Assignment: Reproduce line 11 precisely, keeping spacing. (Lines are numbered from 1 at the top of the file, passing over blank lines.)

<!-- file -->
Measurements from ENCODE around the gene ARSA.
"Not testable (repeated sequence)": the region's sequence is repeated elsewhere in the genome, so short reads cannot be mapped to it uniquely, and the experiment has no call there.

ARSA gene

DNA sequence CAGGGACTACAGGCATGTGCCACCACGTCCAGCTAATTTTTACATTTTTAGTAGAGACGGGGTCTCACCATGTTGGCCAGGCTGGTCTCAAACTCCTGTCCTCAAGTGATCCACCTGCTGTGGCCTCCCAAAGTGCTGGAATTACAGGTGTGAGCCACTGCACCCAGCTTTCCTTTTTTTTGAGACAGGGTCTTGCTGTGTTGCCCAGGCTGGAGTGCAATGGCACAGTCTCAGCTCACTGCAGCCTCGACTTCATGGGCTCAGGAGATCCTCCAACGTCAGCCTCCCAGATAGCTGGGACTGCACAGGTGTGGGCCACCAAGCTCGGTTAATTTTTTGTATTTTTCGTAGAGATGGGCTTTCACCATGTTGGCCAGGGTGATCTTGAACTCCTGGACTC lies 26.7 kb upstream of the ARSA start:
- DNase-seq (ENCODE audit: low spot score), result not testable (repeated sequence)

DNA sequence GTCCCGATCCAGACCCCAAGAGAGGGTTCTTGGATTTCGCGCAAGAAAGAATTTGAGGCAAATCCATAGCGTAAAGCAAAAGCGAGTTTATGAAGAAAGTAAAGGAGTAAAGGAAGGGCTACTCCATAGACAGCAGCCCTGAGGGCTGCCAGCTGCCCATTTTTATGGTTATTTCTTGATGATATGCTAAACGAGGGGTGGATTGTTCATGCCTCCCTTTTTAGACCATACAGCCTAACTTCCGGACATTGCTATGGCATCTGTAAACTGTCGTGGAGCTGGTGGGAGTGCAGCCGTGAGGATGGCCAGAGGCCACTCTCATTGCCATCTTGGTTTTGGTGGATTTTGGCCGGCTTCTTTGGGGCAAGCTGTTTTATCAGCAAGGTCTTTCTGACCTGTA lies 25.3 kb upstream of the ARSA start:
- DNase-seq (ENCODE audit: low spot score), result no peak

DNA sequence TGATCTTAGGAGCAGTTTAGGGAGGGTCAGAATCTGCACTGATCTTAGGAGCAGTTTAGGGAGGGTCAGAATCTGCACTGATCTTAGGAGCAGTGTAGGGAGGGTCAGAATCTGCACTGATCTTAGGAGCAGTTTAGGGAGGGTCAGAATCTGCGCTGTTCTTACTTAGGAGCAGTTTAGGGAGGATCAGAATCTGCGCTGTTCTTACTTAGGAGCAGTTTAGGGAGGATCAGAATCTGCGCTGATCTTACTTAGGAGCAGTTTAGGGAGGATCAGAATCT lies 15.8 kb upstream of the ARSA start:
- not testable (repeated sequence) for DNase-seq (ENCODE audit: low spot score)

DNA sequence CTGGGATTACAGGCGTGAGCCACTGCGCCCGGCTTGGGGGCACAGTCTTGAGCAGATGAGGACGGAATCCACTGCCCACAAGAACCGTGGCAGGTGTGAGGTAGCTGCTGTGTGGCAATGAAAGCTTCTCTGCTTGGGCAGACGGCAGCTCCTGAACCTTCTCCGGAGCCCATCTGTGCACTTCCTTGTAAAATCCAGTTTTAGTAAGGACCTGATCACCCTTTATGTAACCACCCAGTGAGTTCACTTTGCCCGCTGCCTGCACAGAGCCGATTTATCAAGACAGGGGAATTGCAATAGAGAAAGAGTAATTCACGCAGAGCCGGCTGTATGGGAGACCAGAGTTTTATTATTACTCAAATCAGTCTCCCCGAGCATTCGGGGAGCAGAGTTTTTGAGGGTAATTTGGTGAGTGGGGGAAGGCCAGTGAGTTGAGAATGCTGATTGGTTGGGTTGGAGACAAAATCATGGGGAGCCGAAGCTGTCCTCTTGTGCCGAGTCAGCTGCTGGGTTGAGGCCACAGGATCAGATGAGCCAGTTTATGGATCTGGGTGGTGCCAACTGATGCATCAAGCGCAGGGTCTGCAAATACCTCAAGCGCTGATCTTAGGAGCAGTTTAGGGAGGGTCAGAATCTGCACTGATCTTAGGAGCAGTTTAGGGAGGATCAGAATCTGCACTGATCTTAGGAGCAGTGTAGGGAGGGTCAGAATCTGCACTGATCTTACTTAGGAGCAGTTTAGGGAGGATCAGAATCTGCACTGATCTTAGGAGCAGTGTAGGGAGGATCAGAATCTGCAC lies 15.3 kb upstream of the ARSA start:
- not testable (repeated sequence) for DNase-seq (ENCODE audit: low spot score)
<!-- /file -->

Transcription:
- not testable (repeated sequence) for DNase-seq (ENCODE audit: low spot score)